Hey, Packers Nation. If you’ve spent even a few minutes looking at Packers mock drafts over the last few weeks, there is no doubt you have seen a lot of people mocking Cooper DeJean to Green Bay. After researching his life and career, I think there is no chance the Packers leave this draft without him. You’re going to love this story, lets dive in!

Cooper DeJean: Origins

Cooper DeJean was a track star.
DeJean as a high school track star.

Cooper hails from a small town called Odebolt, IA. A town with less than 1,000 residents in the northwest part of the state.

DeJean says “You can get from one end to another in probably five minutes. We’ve got no stoplights, we’ve got two bar and grills, two gas stations, probably seven total stop signs.”

Towns like this are not typically producing D1 athletes, but Cooper was so dominant that word of his skills began reaching the University of Iowa recruiting staff.

As noted in Adam Rittenberg’s great DeJean profile, during Cooper’s high school career he was a three-time all-state selection in football with two state titles. In basketball Cooper scored 1,832 career points, which is more than Harrison Barnes, current NBA player for the Sacramento Kings. As a senior Cooper was also state champion for long jump and 100-meter dash; won all-state honors in football, basketball and track as a senior; three letters in baseball, which is played in the summer. In 2021, DeJean was named Iowa High School Male Athlete of the Year.

Good. God. What a legacy…

College Production

The thing to understand about Cooper is that he possesses elite athletic skills. He made Bruce Feldman’s ‘Freaks List’ at number 14. Bruce wrote that, as impressive as DeJean’s high school career was, Cooper “has continued to get MORE explosive since he’s been in college”.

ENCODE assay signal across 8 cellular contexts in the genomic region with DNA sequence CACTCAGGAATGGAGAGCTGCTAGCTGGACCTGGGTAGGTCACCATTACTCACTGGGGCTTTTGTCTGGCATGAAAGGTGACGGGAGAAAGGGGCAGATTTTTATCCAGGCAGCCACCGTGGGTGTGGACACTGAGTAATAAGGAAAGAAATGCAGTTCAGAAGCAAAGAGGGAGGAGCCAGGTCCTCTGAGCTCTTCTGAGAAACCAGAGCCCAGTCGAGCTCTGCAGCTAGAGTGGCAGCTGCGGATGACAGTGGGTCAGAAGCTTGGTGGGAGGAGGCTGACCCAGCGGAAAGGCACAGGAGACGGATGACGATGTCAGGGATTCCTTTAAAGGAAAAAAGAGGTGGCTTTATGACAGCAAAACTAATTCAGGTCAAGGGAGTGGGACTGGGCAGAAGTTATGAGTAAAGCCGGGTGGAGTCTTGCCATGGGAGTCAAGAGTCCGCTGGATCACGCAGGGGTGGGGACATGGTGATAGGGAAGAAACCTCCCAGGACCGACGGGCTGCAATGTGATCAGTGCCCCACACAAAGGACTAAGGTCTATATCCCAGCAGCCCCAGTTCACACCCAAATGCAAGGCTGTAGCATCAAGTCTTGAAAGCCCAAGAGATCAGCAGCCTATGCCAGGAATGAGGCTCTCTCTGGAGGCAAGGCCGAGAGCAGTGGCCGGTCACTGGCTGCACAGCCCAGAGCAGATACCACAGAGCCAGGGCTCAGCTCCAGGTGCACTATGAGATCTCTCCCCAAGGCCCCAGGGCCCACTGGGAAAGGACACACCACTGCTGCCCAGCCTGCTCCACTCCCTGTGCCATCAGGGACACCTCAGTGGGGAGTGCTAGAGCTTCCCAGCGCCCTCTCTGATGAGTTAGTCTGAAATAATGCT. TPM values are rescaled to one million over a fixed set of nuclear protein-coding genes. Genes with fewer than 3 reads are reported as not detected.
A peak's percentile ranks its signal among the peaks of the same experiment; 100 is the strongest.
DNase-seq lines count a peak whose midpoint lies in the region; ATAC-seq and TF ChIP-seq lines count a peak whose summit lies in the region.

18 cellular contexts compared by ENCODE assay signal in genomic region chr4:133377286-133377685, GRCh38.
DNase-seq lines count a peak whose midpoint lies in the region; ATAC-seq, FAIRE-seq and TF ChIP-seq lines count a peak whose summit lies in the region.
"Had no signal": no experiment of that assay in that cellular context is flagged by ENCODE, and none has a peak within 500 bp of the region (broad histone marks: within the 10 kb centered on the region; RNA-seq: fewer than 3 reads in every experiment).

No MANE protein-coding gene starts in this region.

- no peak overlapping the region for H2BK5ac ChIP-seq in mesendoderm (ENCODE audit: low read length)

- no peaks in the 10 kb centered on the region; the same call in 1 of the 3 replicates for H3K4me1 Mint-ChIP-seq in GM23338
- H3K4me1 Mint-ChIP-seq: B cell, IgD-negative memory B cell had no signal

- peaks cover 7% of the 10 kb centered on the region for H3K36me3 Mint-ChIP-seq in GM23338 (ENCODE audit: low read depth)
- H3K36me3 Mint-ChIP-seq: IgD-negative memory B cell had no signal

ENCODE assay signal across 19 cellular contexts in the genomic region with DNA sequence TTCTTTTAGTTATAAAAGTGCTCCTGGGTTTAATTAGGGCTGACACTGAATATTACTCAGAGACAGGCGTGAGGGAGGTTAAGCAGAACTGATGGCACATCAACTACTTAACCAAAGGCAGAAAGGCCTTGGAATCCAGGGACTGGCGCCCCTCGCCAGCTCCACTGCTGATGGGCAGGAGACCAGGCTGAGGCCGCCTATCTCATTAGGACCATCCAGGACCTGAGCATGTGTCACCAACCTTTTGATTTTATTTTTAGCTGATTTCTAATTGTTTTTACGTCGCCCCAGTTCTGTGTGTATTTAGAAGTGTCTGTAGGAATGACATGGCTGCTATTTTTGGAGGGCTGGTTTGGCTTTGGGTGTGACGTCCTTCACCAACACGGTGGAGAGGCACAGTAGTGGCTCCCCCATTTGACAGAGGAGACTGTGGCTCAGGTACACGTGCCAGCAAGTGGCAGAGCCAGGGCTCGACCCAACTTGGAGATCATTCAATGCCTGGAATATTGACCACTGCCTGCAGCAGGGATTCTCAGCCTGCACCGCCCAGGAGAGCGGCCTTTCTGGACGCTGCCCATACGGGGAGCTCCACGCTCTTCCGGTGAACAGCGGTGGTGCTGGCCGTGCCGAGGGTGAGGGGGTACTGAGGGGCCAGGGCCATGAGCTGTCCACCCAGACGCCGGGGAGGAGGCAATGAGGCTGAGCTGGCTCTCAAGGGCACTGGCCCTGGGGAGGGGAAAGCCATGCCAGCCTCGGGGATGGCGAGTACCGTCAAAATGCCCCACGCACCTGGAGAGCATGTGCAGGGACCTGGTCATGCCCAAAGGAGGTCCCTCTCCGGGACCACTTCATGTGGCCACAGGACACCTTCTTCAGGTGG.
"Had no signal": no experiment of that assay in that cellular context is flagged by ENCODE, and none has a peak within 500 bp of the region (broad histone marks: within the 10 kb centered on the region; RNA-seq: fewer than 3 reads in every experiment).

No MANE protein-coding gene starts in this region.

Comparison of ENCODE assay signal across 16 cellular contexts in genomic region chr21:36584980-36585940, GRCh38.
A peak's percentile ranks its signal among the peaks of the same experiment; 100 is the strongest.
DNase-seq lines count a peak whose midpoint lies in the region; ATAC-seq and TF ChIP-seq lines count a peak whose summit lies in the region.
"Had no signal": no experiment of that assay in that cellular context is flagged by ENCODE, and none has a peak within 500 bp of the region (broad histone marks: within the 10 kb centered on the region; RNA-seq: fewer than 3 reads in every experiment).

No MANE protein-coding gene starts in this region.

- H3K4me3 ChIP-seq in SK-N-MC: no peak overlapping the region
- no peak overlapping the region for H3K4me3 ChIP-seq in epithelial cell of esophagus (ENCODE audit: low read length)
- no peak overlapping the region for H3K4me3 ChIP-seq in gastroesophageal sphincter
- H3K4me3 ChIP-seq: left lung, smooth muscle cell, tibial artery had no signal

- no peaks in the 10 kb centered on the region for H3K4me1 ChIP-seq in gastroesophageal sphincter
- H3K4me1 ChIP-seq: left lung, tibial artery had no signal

In his freshman year (2021), DeJean saw limited action but still managed 2 tackles over 11 snaps. His usage went way up his sophomore year. Cooper played in 12 games with 57 tackles, 11 assists, with 5 pass breakups, and 4 interceptions, including three pick-sixes that fall, setting Iowa’s single-season record. His QB rating when targeted was 55.6.

His junior year was even more productive. Cooper has 30 tackles, 7 assists, 3 pass breakups, 2 interceptions, and lowered his QB rating when targeted of 40.6 over 10 games. DeJean was a consensus All-American and a finalist for the Bronko Nagurski Trophy and Jim Thorpe Award, awards given to the top college defensive player and defensive back respectively.

“He’s the best athlete I’ve seen in person, pound for pound.”

Kirk Ferentz, Iowa Head coach, has almost 40 years with the program, leading it for the last 25 years. As a result, he knows everything about the history of Iowa football. He can make comps going back generations, so when he speaks about a player from the state, you can take it as the gospel truth.

The most hallowed name in Iowa program history, whose legacy is celebrated at every Iowa home game, is Nile Kinnick. He’s one of the state’s sporting heroes.

“I don’t know how many players have been better than him, however long we’ve been playing football, since 1889,” Ferentz said of DeJean. “Nile Kinnick’s name is up on the stadium.” That’s the comp Ferentz selects for DeJean, the Thanos of Iowa Football. You better believe this is not a comparison made lightly. Cooper is on a legendary journey.

“It just seems like everything he does, he’s good and he wins,” Ferentz said.

The god-like comparisons aren’t just coming from his head coach. This offseason, Cooper spent a week with experienced NFL combine trainer Jordan Luallen. “His numbers were insane,” Luallen says. “He has the capability of breaking 4.3 (in the 40) at 210 pounds.”